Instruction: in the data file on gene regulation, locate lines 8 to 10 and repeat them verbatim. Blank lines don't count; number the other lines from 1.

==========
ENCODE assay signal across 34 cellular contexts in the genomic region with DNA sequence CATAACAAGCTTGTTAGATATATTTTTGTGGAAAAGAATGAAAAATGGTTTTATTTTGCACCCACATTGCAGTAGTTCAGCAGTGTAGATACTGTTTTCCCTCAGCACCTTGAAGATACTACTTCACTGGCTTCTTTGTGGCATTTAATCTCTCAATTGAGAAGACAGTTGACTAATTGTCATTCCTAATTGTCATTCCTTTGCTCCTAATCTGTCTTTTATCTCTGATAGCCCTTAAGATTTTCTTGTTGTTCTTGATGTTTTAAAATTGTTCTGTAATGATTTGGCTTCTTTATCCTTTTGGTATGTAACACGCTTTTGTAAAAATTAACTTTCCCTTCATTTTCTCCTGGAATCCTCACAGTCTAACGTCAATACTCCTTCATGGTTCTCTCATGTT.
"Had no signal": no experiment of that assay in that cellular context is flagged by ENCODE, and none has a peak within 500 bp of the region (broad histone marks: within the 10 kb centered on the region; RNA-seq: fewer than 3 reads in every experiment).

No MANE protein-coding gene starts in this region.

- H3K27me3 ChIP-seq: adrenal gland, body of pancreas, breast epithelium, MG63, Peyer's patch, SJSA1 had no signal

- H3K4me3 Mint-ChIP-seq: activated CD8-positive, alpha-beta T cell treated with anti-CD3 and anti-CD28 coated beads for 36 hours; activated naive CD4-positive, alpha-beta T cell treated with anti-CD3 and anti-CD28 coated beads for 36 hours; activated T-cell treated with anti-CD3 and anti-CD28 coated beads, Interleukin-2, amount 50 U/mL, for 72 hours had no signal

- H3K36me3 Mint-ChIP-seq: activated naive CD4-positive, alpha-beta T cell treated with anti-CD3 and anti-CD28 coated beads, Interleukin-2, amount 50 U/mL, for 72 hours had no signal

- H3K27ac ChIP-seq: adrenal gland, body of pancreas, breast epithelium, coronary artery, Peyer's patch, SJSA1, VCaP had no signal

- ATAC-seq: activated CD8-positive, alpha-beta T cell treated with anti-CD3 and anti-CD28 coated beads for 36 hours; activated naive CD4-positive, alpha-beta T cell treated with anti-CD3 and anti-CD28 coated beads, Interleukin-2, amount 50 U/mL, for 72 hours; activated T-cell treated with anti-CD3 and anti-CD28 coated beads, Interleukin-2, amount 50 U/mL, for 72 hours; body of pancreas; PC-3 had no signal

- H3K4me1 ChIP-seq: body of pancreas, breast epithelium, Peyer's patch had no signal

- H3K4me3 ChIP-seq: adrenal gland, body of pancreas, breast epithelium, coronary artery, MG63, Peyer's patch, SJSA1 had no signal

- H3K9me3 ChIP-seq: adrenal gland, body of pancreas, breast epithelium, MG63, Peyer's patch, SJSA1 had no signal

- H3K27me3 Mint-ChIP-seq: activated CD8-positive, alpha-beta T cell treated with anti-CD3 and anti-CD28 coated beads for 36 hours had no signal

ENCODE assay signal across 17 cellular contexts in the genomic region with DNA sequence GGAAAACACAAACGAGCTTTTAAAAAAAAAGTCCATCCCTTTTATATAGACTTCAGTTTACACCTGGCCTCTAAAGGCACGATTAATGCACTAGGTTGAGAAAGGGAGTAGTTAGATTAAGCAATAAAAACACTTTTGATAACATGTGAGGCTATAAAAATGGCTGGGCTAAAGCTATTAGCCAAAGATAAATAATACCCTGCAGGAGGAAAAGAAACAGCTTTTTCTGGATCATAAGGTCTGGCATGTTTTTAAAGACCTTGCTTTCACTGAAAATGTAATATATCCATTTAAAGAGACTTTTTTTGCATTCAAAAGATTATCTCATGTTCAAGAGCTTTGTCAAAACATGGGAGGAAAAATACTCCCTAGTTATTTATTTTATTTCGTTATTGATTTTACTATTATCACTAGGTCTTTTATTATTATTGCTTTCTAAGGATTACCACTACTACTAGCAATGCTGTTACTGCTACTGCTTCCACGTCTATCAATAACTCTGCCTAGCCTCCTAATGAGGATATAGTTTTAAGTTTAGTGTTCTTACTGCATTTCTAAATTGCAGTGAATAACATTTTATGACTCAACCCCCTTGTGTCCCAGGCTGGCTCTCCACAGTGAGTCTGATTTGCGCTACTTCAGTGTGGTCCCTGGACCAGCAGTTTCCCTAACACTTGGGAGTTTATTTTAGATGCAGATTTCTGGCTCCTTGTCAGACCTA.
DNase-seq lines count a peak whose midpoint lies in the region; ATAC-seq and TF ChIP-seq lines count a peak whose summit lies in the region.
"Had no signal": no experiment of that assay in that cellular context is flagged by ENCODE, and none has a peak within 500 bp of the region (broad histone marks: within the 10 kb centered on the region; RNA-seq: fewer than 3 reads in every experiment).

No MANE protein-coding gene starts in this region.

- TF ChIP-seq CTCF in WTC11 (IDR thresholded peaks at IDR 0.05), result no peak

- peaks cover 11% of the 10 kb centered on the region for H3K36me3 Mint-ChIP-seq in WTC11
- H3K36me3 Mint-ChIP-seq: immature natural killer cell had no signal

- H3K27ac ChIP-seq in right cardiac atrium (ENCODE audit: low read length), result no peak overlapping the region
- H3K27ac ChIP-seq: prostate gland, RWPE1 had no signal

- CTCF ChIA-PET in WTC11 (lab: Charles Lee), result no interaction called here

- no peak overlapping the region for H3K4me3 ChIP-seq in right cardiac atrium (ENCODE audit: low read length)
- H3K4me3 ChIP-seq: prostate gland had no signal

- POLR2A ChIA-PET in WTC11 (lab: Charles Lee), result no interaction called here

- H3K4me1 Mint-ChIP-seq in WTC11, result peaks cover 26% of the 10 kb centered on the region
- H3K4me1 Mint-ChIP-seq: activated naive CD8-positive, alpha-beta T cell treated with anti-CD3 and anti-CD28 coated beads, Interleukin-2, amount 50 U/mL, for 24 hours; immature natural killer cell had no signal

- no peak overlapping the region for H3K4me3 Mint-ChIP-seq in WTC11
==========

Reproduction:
- ATAC-seq: activated CD8-positive, alpha-beta T cell treated with anti-CD3 and anti-CD28 coated beads for 36 hours; activated naive CD4-positive, alpha-beta T cell treated with anti-CD3 and anti-CD28 coated beads, Interleukin-2, amount 50 U/mL, for 72 hours; activated T-cell treated with anti-CD3 and anti-CD28 coated beads, Interleukin-2, amount 50 U/mL, for 72 hours; body of pancreas; PC-3 had no signal

- H3K4me1 ChIP-seq: body of pancreas, breast epithelium, Peyer's patch had no signal

- H3K4me3 ChIP-seq: adrenal gland, body of pancreas, breast epithelium, coronary artery, MG63, Peyer's patch, SJSA1 had no signal